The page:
July 2014

Nine of every 10 lupus cases occur in women.

Lupus is an autoimmune disease.  When our immune system is working normally, it manufactures antibodies to fight viruses and bacteria. With lupus, the immune system is unable to differentiate between antigens (antibody generators that provoke the immune system) and healthy tissue, so they attack the good and the bad. 

"It would be like sending your best soldiers onto a battlefield with attack orders where they have no way of knowing friend from foe," said Peter Szachnowski, MD, a rheumagtologist with Monroe Clinic.
When unmanaged, the result can includes inflammation, swelling, and damage to joints, skin, kidneys, blood, the heart, and lungs.

What causes Lupus?
The exact cause is unknown. Researchers believe it's a combination of physical and environmental factors. Hormones and genetics may play a role, but not by themselves. External triggers include exposure to sunlight, certain prescription medications, infection with Epstein-Barr virus, exposure to certain chemicals, and anything that causes stress to the body.

Who is most at risk?
While lupus affects both genders, females are diagnosed 9 times more often than males. Diagnosis usually occurs between ages 15 and 45. It is most common in women of African American, Hispanic, Asian, and Native American descent. African-American women often experience more severe symptoms and a higher mortality rate. 

What are the symptoms?
Symptoms vary, but the most common include: 
-    Pain or swelling in joints
-    Muscle pain
-    Fever with no apparent cause
-    Red rashes, often on the face
-    Chest pain with deep breathing
-    Hair loss
-    Pale or purple fingers or toes
-    Sun sensitivity 
-    Swelling in legs or around eyes
-    Mouth ulcers
-    Swollen glands
-    Fatigue

Treatment for lupus ranges according to the triggers and symptoms, but the overall treatment plan aims to prevent flare-ups and treat them when they do occur, as well as limit organ damage and reduce other problems.

If you are concerned that you or someone you love may be experiencing symptoms of lupus, talk to your primary care provider today.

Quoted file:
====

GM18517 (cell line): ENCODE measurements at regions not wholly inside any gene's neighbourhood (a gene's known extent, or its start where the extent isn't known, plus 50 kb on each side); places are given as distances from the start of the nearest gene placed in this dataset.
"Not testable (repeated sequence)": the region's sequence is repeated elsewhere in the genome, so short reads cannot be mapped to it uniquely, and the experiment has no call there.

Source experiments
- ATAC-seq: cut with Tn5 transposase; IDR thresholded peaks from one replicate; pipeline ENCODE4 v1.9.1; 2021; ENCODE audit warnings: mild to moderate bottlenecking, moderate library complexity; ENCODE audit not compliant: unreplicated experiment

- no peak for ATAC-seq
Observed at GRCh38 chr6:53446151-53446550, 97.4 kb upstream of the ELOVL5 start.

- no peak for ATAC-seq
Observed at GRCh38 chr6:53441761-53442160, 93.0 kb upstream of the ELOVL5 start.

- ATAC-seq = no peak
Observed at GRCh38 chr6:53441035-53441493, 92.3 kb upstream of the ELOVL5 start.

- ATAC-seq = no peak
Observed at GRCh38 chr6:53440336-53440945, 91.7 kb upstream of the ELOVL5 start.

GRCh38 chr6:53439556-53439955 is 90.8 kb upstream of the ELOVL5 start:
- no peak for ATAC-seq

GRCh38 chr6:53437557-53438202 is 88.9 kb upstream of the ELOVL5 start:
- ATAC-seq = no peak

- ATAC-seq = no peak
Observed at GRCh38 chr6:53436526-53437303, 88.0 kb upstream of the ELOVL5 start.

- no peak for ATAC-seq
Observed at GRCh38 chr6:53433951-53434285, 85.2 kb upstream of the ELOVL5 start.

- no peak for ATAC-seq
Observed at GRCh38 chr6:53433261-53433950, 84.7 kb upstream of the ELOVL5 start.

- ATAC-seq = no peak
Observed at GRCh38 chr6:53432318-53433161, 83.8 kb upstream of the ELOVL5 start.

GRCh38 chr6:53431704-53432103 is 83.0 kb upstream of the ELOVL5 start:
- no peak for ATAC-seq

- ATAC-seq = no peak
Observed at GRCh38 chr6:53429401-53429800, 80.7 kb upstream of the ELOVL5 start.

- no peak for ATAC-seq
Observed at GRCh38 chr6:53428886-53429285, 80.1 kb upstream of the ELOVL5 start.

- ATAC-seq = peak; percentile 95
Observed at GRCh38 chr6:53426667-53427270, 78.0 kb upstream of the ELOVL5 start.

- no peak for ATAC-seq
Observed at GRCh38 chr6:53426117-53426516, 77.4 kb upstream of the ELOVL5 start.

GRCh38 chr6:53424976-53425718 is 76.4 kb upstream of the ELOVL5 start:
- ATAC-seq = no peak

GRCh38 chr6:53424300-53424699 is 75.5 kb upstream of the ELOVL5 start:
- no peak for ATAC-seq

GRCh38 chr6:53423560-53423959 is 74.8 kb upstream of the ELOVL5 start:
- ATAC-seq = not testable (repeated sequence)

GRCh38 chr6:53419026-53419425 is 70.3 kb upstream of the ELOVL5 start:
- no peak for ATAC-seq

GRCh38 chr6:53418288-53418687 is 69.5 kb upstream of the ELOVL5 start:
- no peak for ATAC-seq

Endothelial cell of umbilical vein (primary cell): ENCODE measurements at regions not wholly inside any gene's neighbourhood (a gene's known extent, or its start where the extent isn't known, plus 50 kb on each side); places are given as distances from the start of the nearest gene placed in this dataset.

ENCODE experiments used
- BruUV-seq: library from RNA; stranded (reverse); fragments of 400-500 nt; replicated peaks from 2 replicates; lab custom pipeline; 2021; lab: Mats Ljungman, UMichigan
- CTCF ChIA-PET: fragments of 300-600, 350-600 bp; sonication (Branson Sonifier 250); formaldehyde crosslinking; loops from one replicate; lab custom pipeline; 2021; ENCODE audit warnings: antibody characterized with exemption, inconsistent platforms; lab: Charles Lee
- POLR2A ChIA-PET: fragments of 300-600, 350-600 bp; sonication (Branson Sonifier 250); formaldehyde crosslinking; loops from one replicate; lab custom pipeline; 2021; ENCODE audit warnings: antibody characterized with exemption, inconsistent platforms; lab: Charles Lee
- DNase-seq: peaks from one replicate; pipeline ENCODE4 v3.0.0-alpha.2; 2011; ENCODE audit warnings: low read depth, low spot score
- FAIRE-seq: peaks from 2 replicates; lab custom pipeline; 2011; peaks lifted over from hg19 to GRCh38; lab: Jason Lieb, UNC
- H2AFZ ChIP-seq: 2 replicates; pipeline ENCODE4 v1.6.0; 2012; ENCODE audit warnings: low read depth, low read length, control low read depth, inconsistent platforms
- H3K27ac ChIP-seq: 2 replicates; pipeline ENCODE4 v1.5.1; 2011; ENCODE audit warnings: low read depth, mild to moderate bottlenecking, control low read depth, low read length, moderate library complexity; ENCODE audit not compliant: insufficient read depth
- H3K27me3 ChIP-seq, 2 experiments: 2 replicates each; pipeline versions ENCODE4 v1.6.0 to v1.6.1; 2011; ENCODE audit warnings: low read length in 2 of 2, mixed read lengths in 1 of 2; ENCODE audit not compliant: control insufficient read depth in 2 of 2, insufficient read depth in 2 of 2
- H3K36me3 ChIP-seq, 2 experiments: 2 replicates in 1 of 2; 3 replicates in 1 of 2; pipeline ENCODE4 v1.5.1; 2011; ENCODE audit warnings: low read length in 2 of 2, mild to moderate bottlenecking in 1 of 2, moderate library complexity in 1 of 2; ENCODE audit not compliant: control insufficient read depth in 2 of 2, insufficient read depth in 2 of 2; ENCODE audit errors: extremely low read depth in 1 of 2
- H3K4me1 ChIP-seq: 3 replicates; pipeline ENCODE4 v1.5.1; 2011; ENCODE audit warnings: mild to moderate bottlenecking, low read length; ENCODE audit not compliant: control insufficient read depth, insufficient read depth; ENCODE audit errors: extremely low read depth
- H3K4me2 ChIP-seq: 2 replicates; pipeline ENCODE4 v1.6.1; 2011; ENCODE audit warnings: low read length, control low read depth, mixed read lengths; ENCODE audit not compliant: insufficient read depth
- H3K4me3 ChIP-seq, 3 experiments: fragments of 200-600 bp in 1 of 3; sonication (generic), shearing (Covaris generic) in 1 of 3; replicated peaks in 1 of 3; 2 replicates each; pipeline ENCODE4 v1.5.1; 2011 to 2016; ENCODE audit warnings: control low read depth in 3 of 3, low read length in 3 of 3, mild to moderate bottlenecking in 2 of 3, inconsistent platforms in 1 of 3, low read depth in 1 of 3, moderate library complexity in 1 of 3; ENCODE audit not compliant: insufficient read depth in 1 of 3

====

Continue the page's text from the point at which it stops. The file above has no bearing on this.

"There isn't a single, quick test for lupus. We use many tools to make a diagnosis, which start with a medical history and physical exam," said Dr. Szachnowski.  "Blood tests or a kidney biopsy are also often used to determine if a patient has lupus. But the most important tool is communication. Start the conversation with your family's provider if you have concerns."
 

Did you know exercise can decrease symptoms of depression by half?

We all know exercise is a healthy habit. Getting the recommended 30 minutes a day can strengthen your heart, shrink your waistline, cut health risks and improve your longevity and quality of life.

Exercise also plays a very direct and immediate role in mental health, especially when it comes to relieving symptoms of depression.
 
Here's why:
Exercising for periods of 20-30 minutes triggers your body to release endorphins and serotonin. These natural chemicals can boost your mood and lessen your response to pain. Additionally, by increasing your body temperature, exercise can have a calming effect.

A 2005 study conducted by University of Texas Southwestern Medical Center researches found 30 minutes of moderately intense exercise, five days a week, reduced depression symptoms by nearly half after three months.

In other studies, mice who regularly ran on running wheels showed more brain cell growth than mice who did not run. This growth, which is called neurogenesis, led to better performance on maze tests. In other studies, neurogenesis was found when anti-depressant medication helped improve symptoms of depression. In other words, regular exercise may have the same effect on the brain that anti-depressant medications do!

Changes in the brain, however, are just the beginning of exercise's depression-fighting power.

In addition to your body's immediate response to exercise, there are related factors that can also contribute to improved mental health and stress management:

1) A Good Night's Sleep: Many studies show a strong link between poor sleep quality and depression symptoms; meanwhile regular exercise and healthy sleep patterns have a positive connection. One study found that 150 minutes of moderate to vigorous activity a week  provided a 65 percent improvement in sleep quality in a sample of 2,600 participants. 

2) A Healthier You: Depression is one of the most common complications of chronic illnesses, such as heart disease, diabetes and arthritis. However, a doctor-approved exercise regimen can relieve symptoms or reduce the risk of many chronic illnesses that are linked to depression.

3) Social Opportunities: From joining a Zumba class to taking a nature walk with a friend, exercise can also serve as a therapeutic social outlet, which in turn boosts mental and emotional well being.

4) A Stronger Self Image: Exercise can increase self esteem on many levels. 

"When we make a goal and reach it, like running a 5K, we gain a sense of pride in what we can do, and that can lead to a more positive outlook overall,” said Lori Phelps, PhD, a behavioral health specialist at Monroe Clinic.  "When all is said and done, exercise is an effective tool for overall wellness. But the most important part? Finding the exercise that’s right for you. Because the right exercise can actually be… fun. Which makes it easier to do regularly.”

Struggling with symptoms of depression?
Don't hesitate to speak to your primary care provider. Depression can have a profound effect on your health, your relationships and your ability to lead a full, productive life. Your primary care provider can help you get the treatment you need, as well as connect you with important resources or refer you to a Monroe Clinic behavioral health specialist, if needed.